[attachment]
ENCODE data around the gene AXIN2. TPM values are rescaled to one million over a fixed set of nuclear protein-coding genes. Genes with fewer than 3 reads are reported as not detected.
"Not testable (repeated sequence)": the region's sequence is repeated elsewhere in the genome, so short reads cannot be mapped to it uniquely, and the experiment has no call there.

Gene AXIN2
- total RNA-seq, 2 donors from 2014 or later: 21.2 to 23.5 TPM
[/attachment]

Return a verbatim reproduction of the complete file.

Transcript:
ENCODE data around the gene AXIN2. TPM values are rescaled to one million over a fixed set of nuclear protein-coding genes. Genes with fewer than 3 reads are reported as not detected.
"Not testable (repeated sequence)": the region's sequence is repeated elsewhere in the genome, so short reads cannot be mapped to it uniquely, and the experiment has no call there.

Gene AXIN2
- total RNA-seq, 2 donors from 2014 or later: 21.2 to 23.5 TPM